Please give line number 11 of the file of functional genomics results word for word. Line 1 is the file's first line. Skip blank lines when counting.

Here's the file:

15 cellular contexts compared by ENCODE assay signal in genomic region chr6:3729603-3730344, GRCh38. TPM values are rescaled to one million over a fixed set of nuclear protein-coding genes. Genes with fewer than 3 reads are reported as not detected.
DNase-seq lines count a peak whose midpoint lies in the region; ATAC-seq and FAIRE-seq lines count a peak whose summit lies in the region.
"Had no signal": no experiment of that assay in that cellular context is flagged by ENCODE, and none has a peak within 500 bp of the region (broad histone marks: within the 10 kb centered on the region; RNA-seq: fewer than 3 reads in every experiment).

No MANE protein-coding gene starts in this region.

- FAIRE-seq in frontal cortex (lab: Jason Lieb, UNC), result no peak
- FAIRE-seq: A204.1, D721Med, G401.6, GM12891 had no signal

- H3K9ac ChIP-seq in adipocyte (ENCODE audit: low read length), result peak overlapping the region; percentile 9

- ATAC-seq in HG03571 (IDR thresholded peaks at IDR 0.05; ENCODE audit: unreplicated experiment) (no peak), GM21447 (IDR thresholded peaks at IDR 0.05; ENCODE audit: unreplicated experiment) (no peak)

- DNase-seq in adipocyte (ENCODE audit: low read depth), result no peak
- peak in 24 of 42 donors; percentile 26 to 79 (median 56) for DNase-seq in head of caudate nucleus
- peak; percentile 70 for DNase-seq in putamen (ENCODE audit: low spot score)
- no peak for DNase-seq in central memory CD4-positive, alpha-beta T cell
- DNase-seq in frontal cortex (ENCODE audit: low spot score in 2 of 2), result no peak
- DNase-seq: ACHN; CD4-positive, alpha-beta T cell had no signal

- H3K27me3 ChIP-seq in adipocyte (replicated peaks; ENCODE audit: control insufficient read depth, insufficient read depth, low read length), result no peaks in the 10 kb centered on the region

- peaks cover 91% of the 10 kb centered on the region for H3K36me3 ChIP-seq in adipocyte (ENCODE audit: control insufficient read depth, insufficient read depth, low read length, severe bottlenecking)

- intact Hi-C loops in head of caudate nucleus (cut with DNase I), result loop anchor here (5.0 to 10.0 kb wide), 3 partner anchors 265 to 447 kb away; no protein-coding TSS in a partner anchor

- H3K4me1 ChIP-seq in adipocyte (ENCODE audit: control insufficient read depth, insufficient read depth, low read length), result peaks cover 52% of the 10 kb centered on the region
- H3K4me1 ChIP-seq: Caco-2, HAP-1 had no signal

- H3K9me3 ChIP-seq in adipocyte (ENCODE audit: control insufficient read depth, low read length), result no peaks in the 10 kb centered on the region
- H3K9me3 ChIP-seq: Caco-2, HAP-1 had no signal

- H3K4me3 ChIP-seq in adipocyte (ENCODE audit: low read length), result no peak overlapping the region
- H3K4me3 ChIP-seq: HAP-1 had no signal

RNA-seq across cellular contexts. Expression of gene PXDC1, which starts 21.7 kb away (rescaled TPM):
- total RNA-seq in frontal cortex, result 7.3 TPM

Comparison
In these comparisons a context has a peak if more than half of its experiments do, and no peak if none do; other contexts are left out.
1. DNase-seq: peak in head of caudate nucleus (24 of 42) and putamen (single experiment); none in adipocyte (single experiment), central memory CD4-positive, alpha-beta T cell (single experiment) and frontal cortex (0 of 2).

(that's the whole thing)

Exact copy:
- peak; percentile 70 for DNase-seq in putamen (ENCODE audit: low spot score)